Prior to starting the compilation various info in the AssemblyInfo files should be set including:

  • Assembly Version
  • File Version
  • Copyright
  • Company Name

There are a few different ways to do this including TeamCity’s AssemblyInfo Patcher, the AssemblyInfo task of the MSBuild Community Tasks, MSBuild Extension Pack’s AssemblyInfo class, regular expressions and replacements with PowerShell or MSBuild tasks, etc. For me the patcher was out since it was CI-only and the other tasks had usage requirements I did not like. I chose the regular expression route though RegEx solutions do tend to be brittle.

First the AssemblyInfo target requires that BUILD_NUMBER is set, otherwise it is skipped. Next a couple of RegEx patterns are defined. There are two for AssemblyFileVersion as I found some formatted as AssemblyFileVersion( “” ) and the rest as AssemblyFileVersion(“”) due to differing developer formatting settings (again, this approach is more brittle). It probably would have been trivial to combine the two regular expressions into one but my RegEx skills are rusty and I was feeling lazy at the time.

<Target Name="UpdateAssemblyInfo" Condition="'$(BUILD_NUMBER)' != ''">
      <AssemblyInfoFiles Include="../**/Properties/**/AssemblyInfo.cs;" />
      <AssemblyInfoFiles Include="../**/My Project/**/AssemblyInfo.vb;" />
      <ClientAssemblyInfo Include="../MyApp.Client/My Project/AssemblyInfo.vb"/>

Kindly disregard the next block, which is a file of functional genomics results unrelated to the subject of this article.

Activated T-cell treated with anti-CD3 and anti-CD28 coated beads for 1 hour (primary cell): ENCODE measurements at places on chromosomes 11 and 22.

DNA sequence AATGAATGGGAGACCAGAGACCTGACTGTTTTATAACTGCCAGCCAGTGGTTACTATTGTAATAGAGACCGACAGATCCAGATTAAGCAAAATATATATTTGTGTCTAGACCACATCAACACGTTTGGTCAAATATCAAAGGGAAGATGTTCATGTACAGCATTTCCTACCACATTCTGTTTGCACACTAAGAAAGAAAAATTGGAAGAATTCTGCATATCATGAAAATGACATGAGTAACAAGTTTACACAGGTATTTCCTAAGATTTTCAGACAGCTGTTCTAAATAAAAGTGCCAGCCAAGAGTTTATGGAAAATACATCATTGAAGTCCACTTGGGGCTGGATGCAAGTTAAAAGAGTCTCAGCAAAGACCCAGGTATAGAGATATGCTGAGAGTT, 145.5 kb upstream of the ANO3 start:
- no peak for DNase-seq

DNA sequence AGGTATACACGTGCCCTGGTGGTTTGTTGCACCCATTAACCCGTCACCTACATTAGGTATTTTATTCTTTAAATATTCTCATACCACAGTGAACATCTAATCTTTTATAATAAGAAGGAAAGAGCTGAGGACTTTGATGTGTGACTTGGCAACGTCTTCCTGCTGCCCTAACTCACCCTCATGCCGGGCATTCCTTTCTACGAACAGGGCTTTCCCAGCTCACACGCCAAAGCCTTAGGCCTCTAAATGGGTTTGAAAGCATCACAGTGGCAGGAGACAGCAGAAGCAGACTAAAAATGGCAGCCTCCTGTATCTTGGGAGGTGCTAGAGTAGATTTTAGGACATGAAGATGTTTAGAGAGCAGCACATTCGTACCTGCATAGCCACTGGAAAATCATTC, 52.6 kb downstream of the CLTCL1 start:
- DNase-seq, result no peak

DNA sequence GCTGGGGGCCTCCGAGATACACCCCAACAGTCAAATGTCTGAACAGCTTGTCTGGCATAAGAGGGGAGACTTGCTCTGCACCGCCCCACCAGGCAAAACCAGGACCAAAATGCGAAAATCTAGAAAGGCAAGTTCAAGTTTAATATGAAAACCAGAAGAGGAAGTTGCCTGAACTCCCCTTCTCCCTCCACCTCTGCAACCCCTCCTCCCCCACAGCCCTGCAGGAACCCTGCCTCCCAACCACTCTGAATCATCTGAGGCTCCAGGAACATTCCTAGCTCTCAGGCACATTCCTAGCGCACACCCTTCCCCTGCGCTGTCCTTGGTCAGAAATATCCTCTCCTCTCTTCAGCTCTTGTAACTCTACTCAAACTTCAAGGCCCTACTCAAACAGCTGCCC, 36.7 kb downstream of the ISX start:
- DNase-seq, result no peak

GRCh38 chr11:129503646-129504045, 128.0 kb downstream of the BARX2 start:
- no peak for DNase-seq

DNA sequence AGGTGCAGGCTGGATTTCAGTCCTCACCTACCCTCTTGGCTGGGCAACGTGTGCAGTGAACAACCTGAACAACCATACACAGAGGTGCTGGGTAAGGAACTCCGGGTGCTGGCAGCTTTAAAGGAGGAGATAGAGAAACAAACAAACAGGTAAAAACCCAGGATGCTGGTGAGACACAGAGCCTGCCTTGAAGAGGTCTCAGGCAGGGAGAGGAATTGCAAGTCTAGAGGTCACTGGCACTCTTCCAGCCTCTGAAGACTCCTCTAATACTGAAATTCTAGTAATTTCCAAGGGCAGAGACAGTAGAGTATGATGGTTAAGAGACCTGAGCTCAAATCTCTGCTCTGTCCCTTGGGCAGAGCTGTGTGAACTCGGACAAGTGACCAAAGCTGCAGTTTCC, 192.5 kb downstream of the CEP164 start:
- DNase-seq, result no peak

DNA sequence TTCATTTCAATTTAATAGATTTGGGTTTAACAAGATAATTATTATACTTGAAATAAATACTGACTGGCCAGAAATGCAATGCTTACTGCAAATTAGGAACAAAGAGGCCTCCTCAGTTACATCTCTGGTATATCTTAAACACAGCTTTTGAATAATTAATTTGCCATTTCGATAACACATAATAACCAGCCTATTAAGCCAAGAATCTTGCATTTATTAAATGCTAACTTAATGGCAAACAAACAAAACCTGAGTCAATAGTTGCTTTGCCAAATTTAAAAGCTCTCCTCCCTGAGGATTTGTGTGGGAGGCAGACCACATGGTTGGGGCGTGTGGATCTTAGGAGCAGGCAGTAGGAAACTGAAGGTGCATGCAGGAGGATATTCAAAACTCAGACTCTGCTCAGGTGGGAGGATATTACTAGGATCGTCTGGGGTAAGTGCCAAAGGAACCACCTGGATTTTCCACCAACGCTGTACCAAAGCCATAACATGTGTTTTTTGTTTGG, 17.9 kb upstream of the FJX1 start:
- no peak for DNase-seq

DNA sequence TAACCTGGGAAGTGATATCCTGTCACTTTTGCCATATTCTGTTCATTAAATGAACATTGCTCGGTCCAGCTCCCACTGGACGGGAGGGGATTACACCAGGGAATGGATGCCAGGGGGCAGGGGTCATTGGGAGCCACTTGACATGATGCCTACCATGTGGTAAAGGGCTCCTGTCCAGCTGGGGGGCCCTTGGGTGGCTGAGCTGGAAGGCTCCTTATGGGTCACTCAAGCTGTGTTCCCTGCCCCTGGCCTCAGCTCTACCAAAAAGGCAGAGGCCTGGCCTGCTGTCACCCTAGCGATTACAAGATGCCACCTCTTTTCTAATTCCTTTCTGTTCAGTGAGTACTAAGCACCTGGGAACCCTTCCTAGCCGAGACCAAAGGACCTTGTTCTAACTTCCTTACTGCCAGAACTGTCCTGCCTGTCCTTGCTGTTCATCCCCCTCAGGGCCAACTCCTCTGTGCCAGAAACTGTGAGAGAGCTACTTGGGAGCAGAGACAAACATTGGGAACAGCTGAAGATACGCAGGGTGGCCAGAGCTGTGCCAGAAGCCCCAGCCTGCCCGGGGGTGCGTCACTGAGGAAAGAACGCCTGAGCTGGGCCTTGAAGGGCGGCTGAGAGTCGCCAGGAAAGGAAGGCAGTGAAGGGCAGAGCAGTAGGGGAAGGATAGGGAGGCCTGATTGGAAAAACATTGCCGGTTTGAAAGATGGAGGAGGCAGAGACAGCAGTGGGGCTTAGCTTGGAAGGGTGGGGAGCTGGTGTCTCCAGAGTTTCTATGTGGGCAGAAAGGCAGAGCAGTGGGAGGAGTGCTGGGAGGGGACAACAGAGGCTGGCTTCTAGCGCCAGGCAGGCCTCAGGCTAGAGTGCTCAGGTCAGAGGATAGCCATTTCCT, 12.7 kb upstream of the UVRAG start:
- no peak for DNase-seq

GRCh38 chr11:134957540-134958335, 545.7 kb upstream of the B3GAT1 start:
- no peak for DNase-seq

<!-- 2nd ver handles spaces for those that have formatting like AssemblyFileVersion(  ". Should combine regexs -->
      <AssemblyFileVersionPattern2>AssemblyFileVersion\( +"\d+\.\d+\.\d+\.\d+" \)</AssemblyFileVersionPattern2>
    <!-- ... -->

Next a target is called to get the file version:

  <Output TaskParameter="ReturnValue" PropertyName="FileVersion"/>

Which is retrieved elsewhere using the BuildInfo file written to earlier:

<UsingTask TaskFactory="PowershellTaskFactory" TaskName="GetFileVersion" AssemblyFile="$(PowerShellAssembly)">
      <ReturnValue Output="true"/>
            $obj = import-csv $(BuildArtifacts)BuildInfo.csv
            $returnValue = $obj.FileVersion

Next the current year is retrieved into a property which will be used momentarily to update the Assembly copyright so it has the current year.

<MSBuild.ExtensionPack.Framework.DateAndTime TaskAction="Get" Format="yyyy">
      <Output TaskParameter="Result" PropertyName="Year"/>

Next the same file version is stamped on all assemblies and the assembly version is only set for the entry client assembly. For a refresher on differences between assembly versions vs. file versions see a post such as this.

<MSBuild.ExtensionPack.FileSystem.File TaskAction="Replace"
    Files="@(AssemblyInfoFiles)" />
<MSBuild.ExtensionPack.FileSystem.File TaskAction="Replace"
<!-- special handling for client app project -->
<MSBuild.ExtensionPack.FileSystem.File TaskAction="Replace"
<MSBuild.ExtensionPack.FileSystem.File TaskAction="Replace"

Finally “while we’re in there” company name and copyright are set:

<MSBuild.ExtensionPack.FileSystem.File TaskAction="Replace"
    Replacement="AssemblyCopyright("Copyright © Initech $(Year)")"
<MSBuild.ExtensionPack.FileSystem.File TaskAction="Replace"

What’s next?

That’s it for the pre-build activities. I may follow this up with posts on build and packaging, deployment scripts, and Team City setup and configuration.